1929. A midwestern winter where the winds off Lake Michigan are as treacherous as Aligheri’s description of Hell’s ninth circle. Light yellow, nicotine-stained walls in an inconspicuous blind pig in Southside Chicago are serenaded by the melancholic croons of a young, coiffed brunette chanteuse adorning a single-shoulder strapped, jade-colored nightgown while her age-varied backing band, donning cheap, loose, black tuxedos, debuts a down-tempo jazz-blues number.
It’s week three of the traveling quintet’s monthly residency, with the first two weeks drawing elbow-jarring, capacity crowds. With tonight’s stinging winds having the jarring effect on flesh like a bundle of sewing needles shot close range into your fingertips, some of the booze-hounds and regular nightcrawlers keep at bay. This body drop is noticeable, given how bare the room looks. Save for two couples adjoining tables in front of the stage, while in the back, the few grizzled professionals and young barflies converse among each other, sulk in their soon-to-become-reality financial worries, or vie for the overworked bartender’s attention for a nightcap bathtub-gin cocktail to choke down in a last-ditch effort to get as tanked as the economy.
Near the exit, the bar manager watches this pathetic night fold out, leaning towards using a percentage of the band’s payout towards the cops he’s paying off weekly to keep this place operational.
The above summarizes the specialty of multi-instrumentalist Pierre Omer, a continuous ability over nearly three decades to illustrate timepiece scenery from the depths of his catalog and what’s yet to transcribe from head to hand. With the funeral blues unit he co-founded, The Dead Brothers, Omer’s roots-embedded guitar work mixed with the band’s heavy brass conjures images of charcoal pastel scenery illustrations of a plague doctor’s POV in treating bubonic victims of a rapidly depleting gypsy caravan nestled in the Carpathian mountains. The music of Pierre Omer’s Swing Revue illustrates the throwback scenario mentioned above with its blend of Prohibition-era jazz and swing laced with bits of modern exotica and garage rock.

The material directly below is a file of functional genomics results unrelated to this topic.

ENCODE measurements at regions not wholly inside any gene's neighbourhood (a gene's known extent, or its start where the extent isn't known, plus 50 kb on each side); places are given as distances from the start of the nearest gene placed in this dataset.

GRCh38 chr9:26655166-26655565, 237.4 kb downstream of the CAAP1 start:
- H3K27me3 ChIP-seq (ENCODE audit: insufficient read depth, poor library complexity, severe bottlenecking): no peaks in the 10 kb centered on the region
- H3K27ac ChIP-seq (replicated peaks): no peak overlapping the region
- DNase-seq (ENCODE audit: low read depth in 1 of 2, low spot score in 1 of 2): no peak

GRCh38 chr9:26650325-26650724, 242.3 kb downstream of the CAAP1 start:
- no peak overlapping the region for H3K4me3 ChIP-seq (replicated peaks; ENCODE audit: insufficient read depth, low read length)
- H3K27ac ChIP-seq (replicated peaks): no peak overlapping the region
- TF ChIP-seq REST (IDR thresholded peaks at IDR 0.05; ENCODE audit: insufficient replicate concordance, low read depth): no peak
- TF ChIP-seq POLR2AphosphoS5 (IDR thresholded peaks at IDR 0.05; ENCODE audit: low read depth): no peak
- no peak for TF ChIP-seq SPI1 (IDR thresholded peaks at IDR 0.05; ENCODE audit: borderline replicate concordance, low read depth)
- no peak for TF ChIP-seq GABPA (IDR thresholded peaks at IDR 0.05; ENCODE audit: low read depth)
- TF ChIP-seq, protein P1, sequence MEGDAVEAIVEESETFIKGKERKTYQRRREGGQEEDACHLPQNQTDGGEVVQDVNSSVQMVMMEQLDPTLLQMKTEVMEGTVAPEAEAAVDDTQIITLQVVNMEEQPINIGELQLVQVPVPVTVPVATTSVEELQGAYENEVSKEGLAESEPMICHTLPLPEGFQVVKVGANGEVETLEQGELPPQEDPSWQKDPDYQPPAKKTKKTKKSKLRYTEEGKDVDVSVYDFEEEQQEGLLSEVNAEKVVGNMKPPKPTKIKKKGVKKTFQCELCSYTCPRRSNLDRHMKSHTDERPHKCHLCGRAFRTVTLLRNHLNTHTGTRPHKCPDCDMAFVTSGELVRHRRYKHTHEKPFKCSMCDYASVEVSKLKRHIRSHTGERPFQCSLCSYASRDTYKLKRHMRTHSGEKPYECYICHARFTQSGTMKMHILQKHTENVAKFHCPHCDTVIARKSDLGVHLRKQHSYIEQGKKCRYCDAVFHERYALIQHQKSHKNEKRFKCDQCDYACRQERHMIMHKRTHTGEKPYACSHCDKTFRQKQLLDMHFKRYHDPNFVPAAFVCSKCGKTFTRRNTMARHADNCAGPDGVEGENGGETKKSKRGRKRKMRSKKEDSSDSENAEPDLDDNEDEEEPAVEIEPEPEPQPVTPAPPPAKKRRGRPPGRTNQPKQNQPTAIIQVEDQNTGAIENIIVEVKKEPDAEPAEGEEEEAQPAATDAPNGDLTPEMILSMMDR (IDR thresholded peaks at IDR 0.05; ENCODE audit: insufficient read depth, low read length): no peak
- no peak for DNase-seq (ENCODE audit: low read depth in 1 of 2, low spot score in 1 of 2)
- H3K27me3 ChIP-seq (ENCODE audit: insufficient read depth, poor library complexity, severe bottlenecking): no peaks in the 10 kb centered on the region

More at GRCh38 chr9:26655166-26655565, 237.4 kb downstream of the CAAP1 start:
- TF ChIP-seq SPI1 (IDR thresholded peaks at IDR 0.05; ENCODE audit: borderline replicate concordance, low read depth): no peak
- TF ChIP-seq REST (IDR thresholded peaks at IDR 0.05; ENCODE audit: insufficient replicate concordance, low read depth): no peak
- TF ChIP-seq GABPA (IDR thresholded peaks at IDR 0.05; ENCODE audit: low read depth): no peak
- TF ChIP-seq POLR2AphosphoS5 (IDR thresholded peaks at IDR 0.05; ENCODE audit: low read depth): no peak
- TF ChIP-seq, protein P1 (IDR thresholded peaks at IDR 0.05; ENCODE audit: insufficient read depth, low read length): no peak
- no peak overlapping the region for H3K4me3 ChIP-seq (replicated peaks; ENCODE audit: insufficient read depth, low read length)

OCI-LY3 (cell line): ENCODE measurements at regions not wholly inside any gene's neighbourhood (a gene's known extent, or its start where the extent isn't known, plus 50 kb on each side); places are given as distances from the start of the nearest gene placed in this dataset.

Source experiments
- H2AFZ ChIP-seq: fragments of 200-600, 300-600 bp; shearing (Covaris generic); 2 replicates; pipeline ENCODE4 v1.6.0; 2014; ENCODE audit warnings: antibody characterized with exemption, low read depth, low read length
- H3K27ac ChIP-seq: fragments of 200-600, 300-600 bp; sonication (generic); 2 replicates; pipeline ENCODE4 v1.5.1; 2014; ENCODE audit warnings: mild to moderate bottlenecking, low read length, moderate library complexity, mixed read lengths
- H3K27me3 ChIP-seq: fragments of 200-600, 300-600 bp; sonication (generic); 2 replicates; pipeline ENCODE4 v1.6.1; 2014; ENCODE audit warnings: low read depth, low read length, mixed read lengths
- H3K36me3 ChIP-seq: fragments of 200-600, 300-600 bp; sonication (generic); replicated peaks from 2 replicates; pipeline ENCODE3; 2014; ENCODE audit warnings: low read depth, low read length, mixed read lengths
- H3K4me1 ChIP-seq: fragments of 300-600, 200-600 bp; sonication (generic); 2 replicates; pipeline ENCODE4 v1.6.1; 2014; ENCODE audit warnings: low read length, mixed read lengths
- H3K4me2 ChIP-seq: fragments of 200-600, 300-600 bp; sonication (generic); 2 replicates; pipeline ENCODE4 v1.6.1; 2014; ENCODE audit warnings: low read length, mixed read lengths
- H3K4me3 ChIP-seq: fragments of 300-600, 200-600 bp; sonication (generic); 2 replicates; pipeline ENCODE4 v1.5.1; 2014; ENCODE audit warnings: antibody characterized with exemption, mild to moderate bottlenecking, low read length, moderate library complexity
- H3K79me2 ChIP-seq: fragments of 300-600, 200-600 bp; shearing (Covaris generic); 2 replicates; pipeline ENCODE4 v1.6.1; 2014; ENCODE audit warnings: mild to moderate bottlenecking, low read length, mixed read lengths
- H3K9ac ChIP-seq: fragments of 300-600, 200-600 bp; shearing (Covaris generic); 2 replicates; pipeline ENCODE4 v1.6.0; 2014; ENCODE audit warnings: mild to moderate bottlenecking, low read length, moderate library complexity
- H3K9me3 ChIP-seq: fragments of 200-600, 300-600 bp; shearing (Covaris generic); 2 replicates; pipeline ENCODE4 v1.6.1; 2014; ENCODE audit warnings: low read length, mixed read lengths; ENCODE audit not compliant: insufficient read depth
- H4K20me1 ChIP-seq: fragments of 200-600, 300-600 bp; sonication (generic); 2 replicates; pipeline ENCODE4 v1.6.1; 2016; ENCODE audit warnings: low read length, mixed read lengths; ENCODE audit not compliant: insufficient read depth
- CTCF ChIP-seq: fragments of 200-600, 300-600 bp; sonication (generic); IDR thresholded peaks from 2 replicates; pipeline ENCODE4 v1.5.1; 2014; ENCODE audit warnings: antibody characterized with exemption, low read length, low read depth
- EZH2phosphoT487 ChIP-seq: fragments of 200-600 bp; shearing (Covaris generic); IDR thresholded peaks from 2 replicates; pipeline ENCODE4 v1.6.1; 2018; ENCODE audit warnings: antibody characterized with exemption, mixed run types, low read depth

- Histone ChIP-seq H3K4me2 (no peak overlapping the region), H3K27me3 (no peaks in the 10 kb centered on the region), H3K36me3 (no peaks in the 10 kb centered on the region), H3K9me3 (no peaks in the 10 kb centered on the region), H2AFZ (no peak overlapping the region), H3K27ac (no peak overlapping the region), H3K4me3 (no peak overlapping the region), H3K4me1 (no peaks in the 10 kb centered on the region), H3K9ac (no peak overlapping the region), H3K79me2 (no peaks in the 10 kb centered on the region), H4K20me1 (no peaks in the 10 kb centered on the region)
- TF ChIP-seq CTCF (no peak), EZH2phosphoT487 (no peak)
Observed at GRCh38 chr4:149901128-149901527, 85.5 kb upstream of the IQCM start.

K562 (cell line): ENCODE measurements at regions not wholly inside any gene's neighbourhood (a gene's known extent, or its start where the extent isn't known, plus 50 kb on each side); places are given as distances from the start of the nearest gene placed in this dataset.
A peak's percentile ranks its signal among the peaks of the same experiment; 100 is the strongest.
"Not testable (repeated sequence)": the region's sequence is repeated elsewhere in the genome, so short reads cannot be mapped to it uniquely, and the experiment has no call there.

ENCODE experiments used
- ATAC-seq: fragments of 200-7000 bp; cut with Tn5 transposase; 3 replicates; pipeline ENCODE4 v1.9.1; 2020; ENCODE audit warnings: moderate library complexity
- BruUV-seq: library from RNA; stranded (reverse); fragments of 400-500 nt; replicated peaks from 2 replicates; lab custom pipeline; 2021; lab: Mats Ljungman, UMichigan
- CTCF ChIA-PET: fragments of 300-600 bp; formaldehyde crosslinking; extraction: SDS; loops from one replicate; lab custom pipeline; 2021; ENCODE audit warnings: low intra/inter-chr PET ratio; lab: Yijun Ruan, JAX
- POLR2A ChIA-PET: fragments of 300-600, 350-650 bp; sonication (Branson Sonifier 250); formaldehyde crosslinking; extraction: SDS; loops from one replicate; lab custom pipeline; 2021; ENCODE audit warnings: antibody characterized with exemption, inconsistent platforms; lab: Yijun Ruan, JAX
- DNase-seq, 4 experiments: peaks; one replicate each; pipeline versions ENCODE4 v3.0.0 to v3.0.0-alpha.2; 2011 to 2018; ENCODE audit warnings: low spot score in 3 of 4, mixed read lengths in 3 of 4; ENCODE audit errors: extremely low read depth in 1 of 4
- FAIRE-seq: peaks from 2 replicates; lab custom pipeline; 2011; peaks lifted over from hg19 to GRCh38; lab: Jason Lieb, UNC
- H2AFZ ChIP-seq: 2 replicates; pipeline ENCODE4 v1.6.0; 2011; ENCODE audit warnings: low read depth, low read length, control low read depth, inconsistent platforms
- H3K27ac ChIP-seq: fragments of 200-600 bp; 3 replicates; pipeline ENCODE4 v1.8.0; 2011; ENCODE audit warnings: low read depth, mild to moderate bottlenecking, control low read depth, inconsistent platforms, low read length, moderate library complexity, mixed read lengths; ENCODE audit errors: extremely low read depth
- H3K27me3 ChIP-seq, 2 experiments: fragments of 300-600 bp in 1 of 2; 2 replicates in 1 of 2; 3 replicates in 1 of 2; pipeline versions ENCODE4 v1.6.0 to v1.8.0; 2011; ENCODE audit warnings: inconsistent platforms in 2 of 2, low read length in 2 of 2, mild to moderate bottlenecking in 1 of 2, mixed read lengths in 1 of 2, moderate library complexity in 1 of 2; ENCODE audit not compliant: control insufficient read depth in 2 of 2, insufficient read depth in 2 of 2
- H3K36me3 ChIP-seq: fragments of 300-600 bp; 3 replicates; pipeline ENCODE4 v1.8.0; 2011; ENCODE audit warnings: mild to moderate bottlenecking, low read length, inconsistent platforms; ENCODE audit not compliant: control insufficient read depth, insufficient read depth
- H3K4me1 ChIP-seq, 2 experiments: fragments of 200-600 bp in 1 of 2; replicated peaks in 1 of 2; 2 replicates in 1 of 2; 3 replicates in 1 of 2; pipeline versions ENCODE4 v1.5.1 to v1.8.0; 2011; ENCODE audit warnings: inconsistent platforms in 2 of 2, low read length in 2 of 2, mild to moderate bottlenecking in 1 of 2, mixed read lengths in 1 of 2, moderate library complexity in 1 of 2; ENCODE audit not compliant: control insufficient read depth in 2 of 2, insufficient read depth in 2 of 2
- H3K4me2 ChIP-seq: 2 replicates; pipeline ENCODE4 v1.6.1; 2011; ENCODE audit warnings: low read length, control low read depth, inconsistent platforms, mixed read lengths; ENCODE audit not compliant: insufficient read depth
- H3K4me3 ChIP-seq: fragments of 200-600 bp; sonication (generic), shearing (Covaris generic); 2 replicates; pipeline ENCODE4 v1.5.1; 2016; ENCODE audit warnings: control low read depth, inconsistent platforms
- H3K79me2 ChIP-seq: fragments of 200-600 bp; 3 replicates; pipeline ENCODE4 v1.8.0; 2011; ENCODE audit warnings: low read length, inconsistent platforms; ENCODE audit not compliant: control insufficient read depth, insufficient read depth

In 2016, the Swiss quartet broke out with 2016’s Swing Cremona and, seven years later, with some new heads in play, issues their follow-up with Tropical Breakdown, slated to come out in late October via Voodoo Rhythm Records.
After seven years and a single release between The Swing Revue’s debut, Omer’s thoughts are below regarding the direction he wanted Tropical Depression to follow from the debut LP.
“My first thought was: I love that band, and I love swing, but I don’t see myself playing that same music for another five years.”
“So it took me a few years to find a way to keep that swing DNA but bring it somewhere else. At some point, we tried mixing swing and reggae, and Julien (Israelian), the drummer, was a big fan of Jamaïcain music. But this didn’t go very far. Ultimately, ‘Tropical Breakdown’ explores different directions around the swing center. One predominant direction is the film noir soundtrack with songs like ‘Tropical Breakdown,’ ‘It Doesn’t Sound (the Way It Should),’ ‘Zanzibar,’ and our cover of the ’80’s French synth-pop hit ‘L’amour à la plage.’
“Songwriting is one thing, but what made things clear for this new album was when our new keyboardist stepped in. It gave me a lot of arrangement ideas. I had the intuition to replace our former bass player with a keyboard, but I didn’t expect it would be that inspiring. But Geraldine (Schenkel), our keyboard player, has a lot of tricks. She plays her Fender Rhodes and Clavinet through fuzz boxes and wha pedals, and those sounds opened many windows in our little swing world.”
As mentioned above, returning to the swing fold alongside Omer are Julian Israelian (drums/percussion) and Christoph Ganterr (trumpet), with the new addition of Geraldine Schenkel on both keys and the bandoneon, because what would a modern swing-jazz-trash group be without the Argentinian tango?